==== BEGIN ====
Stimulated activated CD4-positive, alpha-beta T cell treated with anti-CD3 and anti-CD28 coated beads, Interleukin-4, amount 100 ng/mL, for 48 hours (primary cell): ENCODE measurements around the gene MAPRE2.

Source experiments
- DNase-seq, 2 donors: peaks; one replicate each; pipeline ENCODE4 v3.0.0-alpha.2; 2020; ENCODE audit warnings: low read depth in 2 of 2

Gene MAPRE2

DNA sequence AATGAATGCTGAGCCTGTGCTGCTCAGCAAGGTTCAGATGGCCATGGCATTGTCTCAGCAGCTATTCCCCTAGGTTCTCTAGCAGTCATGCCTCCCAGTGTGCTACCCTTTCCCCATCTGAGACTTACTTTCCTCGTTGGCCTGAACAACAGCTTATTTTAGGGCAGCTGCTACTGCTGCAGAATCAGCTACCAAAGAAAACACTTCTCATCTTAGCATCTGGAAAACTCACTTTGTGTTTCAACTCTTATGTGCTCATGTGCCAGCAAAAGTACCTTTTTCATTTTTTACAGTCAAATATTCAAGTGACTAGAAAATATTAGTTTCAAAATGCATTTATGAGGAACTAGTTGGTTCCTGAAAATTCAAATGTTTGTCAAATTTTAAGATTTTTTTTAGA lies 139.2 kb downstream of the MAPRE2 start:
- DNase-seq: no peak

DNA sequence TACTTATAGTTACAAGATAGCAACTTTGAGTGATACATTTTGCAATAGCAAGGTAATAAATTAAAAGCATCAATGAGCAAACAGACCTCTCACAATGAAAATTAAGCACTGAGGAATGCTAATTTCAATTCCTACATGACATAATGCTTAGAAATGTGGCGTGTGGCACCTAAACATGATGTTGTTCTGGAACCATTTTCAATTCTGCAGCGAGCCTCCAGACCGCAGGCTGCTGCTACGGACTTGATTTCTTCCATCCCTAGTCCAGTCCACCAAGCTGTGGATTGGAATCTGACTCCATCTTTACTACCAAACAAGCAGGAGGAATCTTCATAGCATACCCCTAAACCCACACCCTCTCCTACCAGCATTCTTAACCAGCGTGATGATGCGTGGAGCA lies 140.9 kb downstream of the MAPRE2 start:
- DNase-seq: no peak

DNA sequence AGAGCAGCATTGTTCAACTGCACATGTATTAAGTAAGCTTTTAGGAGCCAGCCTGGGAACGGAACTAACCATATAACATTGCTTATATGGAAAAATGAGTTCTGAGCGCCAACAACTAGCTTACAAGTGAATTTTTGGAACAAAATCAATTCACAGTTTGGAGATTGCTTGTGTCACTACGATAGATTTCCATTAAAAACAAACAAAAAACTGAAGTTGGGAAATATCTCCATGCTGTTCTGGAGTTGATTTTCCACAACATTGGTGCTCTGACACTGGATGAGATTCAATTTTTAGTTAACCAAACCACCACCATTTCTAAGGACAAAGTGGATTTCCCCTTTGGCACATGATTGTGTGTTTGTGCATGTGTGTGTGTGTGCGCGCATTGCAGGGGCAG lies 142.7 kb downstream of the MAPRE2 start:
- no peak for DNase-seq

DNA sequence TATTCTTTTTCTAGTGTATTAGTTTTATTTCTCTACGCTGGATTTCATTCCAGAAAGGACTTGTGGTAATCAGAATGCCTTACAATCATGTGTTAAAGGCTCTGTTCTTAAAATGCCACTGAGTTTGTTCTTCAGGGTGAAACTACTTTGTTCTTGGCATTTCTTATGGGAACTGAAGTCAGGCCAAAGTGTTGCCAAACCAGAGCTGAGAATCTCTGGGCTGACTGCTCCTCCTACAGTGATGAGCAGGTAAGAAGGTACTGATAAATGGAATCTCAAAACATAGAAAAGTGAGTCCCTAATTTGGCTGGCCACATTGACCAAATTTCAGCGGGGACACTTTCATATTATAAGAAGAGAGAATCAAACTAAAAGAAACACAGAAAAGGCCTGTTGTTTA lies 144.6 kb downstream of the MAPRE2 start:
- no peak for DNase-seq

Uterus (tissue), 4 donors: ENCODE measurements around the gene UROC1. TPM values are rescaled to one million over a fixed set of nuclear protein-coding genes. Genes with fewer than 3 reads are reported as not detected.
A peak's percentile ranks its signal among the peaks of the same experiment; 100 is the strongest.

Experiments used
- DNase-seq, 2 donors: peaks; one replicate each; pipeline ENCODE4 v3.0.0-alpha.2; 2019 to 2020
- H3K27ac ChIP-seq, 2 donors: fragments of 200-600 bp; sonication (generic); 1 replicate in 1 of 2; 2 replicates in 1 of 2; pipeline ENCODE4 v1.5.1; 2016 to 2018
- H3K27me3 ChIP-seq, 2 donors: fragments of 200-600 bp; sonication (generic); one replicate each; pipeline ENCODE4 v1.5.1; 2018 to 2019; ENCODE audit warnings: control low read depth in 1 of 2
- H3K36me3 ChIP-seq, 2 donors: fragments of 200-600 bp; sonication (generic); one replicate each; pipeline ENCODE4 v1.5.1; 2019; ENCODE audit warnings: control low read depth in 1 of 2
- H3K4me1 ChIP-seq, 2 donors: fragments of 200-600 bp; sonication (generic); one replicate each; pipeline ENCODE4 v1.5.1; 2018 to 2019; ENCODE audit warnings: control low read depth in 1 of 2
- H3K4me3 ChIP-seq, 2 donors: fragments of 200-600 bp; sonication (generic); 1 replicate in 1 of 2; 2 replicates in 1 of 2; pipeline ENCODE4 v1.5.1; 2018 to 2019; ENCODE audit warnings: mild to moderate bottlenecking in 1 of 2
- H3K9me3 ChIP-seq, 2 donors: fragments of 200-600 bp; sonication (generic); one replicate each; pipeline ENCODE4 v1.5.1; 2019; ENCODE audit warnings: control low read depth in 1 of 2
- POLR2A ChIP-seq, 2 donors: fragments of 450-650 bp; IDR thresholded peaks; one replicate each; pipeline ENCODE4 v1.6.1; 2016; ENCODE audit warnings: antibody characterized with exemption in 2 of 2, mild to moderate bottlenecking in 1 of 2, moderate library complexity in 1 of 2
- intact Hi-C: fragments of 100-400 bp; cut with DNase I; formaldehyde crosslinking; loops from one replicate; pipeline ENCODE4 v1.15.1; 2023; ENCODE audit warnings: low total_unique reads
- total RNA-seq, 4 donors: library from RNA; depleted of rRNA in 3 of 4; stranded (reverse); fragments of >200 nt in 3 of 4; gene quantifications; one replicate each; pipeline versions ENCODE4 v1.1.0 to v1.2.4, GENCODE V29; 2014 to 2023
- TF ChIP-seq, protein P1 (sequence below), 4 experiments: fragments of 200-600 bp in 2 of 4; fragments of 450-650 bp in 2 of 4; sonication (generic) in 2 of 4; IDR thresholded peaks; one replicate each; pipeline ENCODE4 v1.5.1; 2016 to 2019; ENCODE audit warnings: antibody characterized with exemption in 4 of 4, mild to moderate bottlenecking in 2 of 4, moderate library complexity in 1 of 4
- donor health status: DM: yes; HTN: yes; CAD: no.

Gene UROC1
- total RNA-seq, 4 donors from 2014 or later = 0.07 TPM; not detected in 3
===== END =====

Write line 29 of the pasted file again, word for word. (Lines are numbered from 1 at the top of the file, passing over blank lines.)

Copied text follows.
- total RNA-seq, 4 donors from 2014 or later = 0.07 TPM; not detected in 3